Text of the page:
A bouncer made sure customers had the coronavirus pass at the entrance of Rymy-Eetu in Helsinki on Saturday, 16 October 2021. (Roni Rekomaa – Lehtikuva)

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OPPONENTS of the newly adopted coronavirus pass have harassed nightclubs and restaurants in various parts of Finland.

Some of the establishments that adopted the pass last weekend in order to bypass restrictions on their operations have received extremely negative reviews online and experienced harassment on social media, reports Helsingin Sanomat.

“A disgusting place that violates human rights, not recommended for anyone,” one review read according to the newspaper. “A discriminatory joint. Not worth it to spend your money here,” read another.

The legislation enabling establishments such as bars and restaurants to circumvent restrictions imposed on their operations by municipalities or regional authorities entered into effect on Saturday, 16 October. It effectively enables the establishments to choose between complying with the restrictions and making sure all of their customers are in possession of the coronavirus pass.

The pass can be obtained by anyone who has been fully vaccinated against the virus, recovered from the disease in the past six months or tested negative for the virus in the past 72 hours.

Mikaela Savolainen, the manager of Night Club Marilyn in Turku, told Helsingin Sanomat that the nightclub announced its decision to adopt the pass last Wednesday. While it has received unpleasant comments ever since, the amount of negative reviews spiked in the late hours of Saturday and Sunday.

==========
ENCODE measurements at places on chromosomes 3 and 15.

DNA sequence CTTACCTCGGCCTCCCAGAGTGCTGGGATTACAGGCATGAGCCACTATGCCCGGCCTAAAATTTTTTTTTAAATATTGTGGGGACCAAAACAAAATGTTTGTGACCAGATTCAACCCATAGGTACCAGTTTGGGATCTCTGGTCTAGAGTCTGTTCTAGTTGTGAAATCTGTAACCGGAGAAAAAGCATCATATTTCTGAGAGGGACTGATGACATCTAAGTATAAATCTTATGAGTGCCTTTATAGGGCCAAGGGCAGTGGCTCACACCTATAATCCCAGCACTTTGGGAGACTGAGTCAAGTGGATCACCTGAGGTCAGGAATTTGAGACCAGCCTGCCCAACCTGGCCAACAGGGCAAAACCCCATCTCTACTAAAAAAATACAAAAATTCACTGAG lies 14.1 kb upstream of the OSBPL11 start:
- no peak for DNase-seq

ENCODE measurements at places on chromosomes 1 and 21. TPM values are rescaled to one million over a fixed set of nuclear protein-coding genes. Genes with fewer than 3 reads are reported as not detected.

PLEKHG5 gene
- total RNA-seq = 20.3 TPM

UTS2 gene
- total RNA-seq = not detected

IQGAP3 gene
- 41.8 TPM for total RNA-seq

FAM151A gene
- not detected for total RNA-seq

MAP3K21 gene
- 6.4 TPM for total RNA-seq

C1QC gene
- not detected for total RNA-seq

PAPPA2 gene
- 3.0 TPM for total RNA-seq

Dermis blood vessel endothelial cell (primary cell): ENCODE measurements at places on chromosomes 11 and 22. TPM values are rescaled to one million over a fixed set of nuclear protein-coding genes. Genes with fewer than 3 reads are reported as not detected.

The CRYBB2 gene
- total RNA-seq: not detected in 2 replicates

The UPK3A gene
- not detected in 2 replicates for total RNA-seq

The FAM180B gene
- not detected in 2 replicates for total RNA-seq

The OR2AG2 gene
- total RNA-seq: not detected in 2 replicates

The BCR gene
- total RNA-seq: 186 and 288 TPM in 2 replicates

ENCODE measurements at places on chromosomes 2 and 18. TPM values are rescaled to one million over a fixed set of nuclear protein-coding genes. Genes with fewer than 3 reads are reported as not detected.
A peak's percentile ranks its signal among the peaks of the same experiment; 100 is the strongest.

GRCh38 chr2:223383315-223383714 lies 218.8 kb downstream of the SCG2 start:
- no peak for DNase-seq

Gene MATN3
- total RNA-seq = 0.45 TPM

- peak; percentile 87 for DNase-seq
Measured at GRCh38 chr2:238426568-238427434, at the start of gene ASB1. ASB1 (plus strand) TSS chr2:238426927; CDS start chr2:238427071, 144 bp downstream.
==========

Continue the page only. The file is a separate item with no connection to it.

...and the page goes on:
“It felt as if a group of people had been machinated for the online attack. I heard that many restaurants that had openly talked about adopting the pass online had similar experiences,” she said.

Savolainen stated that although criticising restaurants is naturally allowed, it feels unfair in the present situation as the pass is not a devise concocted by restaurants but rather a statutory tool that enables them to offer work to employees who have been temporarily laid off – possibly for lengthy periods – and extend opening hours.

The adoption of the pass caused no major disturbance outside the nightclub, according to her. While a few customers attempted to enter without knowing about the adoption, everyone indicated they understand the decision to do so.

Opponents of the pass have also urged each other on social media to book as many tables as possible on restaurants to force the staff to turn them away upon their arrival. Rumours of such threats have made their way also to the Finnish Hospitality Association (Mara), Veli-Matti Aittoniemi, the deputy managing director at Mara, said to Helsingin Sanomat.

Whether or not restaurants have actually received such bookings remains unknown, he told.

Aleksi Teivainen – HT

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